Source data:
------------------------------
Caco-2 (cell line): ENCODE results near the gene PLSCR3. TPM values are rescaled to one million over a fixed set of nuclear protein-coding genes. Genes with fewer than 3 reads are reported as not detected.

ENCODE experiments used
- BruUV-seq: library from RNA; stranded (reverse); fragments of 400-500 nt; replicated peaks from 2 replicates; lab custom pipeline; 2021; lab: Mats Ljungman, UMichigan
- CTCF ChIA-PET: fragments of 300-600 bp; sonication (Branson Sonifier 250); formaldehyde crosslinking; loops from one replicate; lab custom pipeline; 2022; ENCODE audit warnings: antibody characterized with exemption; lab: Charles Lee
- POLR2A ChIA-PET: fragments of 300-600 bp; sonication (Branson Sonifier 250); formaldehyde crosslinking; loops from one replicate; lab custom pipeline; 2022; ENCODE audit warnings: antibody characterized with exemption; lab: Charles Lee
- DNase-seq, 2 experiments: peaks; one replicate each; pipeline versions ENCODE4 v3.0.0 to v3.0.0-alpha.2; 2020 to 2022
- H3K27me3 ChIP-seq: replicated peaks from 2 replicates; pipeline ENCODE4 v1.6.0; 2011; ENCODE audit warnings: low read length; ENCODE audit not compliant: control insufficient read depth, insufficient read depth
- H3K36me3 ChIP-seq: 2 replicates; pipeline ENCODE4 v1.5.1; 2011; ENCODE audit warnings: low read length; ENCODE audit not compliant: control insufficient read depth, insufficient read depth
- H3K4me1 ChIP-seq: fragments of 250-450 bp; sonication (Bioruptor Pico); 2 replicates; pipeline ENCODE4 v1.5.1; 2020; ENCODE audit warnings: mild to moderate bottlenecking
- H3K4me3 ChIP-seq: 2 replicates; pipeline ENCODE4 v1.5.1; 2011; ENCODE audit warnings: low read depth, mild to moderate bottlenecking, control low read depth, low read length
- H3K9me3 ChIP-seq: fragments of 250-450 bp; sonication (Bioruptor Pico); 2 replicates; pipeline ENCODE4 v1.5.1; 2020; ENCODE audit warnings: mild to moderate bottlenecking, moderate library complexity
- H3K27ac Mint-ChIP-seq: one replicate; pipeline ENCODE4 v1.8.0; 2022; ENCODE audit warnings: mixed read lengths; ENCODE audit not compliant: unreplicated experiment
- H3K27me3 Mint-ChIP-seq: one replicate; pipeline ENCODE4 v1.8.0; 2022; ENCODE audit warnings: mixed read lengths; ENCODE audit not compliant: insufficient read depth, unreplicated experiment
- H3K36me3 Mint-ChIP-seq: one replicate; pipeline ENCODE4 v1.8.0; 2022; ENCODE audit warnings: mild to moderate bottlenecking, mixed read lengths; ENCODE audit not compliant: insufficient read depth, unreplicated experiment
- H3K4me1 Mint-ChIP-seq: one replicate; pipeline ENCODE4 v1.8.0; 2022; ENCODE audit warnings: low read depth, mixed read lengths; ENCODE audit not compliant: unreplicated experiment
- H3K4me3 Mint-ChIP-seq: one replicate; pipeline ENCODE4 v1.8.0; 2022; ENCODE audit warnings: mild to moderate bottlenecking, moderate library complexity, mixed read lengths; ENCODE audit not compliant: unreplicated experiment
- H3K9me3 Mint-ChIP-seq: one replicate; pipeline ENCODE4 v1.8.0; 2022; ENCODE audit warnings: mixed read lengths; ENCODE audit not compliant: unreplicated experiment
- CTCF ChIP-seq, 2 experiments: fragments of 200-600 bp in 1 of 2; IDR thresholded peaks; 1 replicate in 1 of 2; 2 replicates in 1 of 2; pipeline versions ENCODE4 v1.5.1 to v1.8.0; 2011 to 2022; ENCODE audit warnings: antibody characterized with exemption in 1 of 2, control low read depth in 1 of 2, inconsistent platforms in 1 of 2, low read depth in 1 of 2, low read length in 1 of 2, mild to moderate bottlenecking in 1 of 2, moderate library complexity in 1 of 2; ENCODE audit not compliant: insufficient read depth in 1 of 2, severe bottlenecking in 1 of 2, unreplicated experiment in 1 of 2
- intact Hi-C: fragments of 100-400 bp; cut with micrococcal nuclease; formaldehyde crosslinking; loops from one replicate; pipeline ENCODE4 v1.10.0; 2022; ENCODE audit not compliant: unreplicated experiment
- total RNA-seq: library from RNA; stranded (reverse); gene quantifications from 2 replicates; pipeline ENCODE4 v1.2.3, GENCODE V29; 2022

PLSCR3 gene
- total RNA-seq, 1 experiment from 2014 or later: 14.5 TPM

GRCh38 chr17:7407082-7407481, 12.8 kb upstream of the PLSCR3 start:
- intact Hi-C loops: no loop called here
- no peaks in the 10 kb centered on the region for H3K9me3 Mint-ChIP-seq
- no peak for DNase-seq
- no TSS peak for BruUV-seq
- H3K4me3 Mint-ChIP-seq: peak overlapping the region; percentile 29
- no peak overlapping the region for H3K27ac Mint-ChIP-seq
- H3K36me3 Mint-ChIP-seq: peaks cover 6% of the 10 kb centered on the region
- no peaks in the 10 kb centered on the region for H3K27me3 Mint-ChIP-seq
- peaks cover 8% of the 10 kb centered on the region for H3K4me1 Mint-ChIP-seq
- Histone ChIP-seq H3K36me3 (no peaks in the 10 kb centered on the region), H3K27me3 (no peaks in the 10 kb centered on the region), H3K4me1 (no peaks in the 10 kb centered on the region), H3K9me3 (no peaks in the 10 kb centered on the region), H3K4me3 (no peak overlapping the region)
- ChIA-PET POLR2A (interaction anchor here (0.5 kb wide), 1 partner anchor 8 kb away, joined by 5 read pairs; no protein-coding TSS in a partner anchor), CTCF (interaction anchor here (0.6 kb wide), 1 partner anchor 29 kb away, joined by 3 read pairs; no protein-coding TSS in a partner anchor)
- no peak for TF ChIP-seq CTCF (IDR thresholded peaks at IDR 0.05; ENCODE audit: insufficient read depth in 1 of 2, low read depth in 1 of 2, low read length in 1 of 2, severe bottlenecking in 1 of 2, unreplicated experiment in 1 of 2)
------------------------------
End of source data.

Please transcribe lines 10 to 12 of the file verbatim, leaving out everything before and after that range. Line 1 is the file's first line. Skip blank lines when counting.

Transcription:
- H3K4me3 ChIP-seq: 2 replicates; pipeline ENCODE4 v1.5.1; 2011; ENCODE audit warnings: low read depth, mild to moderate bottlenecking, control low read depth, low read length
- H3K9me3 ChIP-seq: fragments of 250-450 bp; sonication (Bioruptor Pico); 2 replicates; pipeline ENCODE4 v1.5.1; 2020; ENCODE audit warnings: mild to moderate bottlenecking, moderate library complexity
- H3K27ac Mint-ChIP-seq: one replicate; pipeline ENCODE4 v1.8.0; 2022; ENCODE audit warnings: mixed read lengths; ENCODE audit not compliant: unreplicated experiment